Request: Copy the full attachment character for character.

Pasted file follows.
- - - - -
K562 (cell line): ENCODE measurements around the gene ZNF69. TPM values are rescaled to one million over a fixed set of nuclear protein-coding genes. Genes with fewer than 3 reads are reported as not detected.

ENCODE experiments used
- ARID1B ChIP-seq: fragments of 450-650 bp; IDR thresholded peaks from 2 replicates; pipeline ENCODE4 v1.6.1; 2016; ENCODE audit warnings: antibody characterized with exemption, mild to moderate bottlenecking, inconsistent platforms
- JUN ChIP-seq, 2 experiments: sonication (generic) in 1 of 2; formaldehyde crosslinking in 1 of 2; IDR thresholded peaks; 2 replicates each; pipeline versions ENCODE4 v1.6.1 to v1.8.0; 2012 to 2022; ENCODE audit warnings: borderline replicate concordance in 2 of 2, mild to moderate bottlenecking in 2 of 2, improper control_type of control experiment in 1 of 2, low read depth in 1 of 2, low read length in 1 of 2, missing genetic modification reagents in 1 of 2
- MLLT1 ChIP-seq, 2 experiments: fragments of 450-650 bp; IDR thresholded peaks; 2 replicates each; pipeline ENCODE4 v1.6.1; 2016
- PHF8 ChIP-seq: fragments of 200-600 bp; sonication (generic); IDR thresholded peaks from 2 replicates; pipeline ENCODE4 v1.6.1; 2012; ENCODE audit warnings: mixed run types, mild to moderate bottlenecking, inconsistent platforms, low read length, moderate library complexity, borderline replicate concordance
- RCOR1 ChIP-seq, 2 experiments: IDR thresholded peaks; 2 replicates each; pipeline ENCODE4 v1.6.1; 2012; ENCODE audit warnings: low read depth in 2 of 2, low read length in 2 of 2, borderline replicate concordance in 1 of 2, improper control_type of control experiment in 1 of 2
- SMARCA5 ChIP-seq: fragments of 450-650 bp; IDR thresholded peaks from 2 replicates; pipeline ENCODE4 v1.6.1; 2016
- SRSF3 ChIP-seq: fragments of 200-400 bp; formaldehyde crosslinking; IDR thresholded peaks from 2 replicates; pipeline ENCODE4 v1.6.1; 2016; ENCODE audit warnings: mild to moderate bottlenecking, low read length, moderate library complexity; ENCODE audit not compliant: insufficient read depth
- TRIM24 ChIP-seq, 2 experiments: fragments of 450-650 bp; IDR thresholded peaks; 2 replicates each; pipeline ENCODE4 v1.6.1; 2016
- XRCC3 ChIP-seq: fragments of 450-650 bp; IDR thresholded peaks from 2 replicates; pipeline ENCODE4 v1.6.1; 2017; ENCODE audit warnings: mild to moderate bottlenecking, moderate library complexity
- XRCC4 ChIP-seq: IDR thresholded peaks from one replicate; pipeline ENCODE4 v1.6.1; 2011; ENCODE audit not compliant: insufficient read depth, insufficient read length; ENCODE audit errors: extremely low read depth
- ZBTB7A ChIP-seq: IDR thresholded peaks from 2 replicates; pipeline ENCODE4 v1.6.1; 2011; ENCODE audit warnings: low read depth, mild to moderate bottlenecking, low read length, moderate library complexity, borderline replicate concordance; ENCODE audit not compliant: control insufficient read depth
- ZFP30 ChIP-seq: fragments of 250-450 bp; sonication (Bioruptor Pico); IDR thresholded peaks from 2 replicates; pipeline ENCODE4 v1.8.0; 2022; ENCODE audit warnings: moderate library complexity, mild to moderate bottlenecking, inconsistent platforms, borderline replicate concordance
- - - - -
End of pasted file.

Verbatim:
K562 (cell line): ENCODE measurements around the gene ZNF69. TPM values are rescaled to one million over a fixed set of nuclear protein-coding genes. Genes with fewer than 3 reads are reported as not detected.

ENCODE experiments used
- ARID1B ChIP-seq: fragments of 450-650 bp; IDR thresholded peaks from 2 replicates; pipeline ENCODE4 v1.6.1; 2016; ENCODE audit warnings: antibody characterized with exemption, mild to moderate bottlenecking, inconsistent platforms
- JUN ChIP-seq, 2 experiments: sonication (generic) in 1 of 2; formaldehyde crosslinking in 1 of 2; IDR thresholded peaks; 2 replicates each; pipeline versions ENCODE4 v1.6.1 to v1.8.0; 2012 to 2022; ENCODE audit warnings: borderline replicate concordance in 2 of 2, mild to moderate bottlenecking in 2 of 2, improper control_type of control experiment in 1 of 2, low read depth in 1 of 2, low read length in 1 of 2, missing genetic modification reagents in 1 of 2
- MLLT1 ChIP-seq, 2 experiments: fragments of 450-650 bp; IDR thresholded peaks; 2 replicates each; pipeline ENCODE4 v1.6.1; 2016
- PHF8 ChIP-seq: fragments of 200-600 bp; sonication (generic); IDR thresholded peaks from 2 replicates; pipeline ENCODE4 v1.6.1; 2012; ENCODE audit warnings: mixed run types, mild to moderate bottlenecking, inconsistent platforms, low read length, moderate library complexity, borderline replicate concordance
- RCOR1 ChIP-seq, 2 experiments: IDR thresholded peaks; 2 replicates each; pipeline ENCODE4 v1.6.1; 2012; ENCODE audit warnings: low read depth in 2 of 2, low read length in 2 of 2, borderline replicate concordance in 1 of 2, improper control_type of control experiment in 1 of 2
- SMARCA5 ChIP-seq: fragments of 450-650 bp; IDR thresholded peaks from 2 replicates; pipeline ENCODE4 v1.6.1; 2016
- SRSF3 ChIP-seq: fragments of 200-400 bp; formaldehyde crosslinking; IDR thresholded peaks from 2 replicates; pipeline ENCODE4 v1.6.1; 2016; ENCODE audit warnings: mild to moderate bottlenecking, low read length, moderate library complexity; ENCODE audit not compliant: insufficient read depth
- TRIM24 ChIP-seq, 2 experiments: fragments of 450-650 bp; IDR thresholded peaks; 2 replicates each; pipeline ENCODE4 v1.6.1; 2016
- XRCC3 ChIP-seq: fragments of 450-650 bp; IDR thresholded peaks from 2 replicates; pipeline ENCODE4 v1.6.1; 2017; ENCODE audit warnings: mild to moderate bottlenecking, moderate library complexity
- XRCC4 ChIP-seq: IDR thresholded peaks from one replicate; pipeline ENCODE4 v1.6.1; 2011; ENCODE audit not compliant: insufficient read depth, insufficient read length; ENCODE audit errors: extremely low read depth
- ZBTB7A ChIP-seq: IDR thresholded peaks from 2 replicates; pipeline ENCODE4 v1.6.1; 2011; ENCODE audit warnings: low read depth, mild to moderate bottlenecking, low read length, moderate library complexity, borderline replicate concordance; ENCODE audit not compliant: control insufficient read depth
- ZFP30 ChIP-seq: fragments of 250-450 bp; sonication (Bioruptor Pico); IDR thresholded peaks from 2 replicates; pipeline ENCODE4 v1.8.0; 2022; ENCODE audit warnings: moderate library complexity, mild to moderate bottlenecking, inconsistent platforms, borderline replicate concordance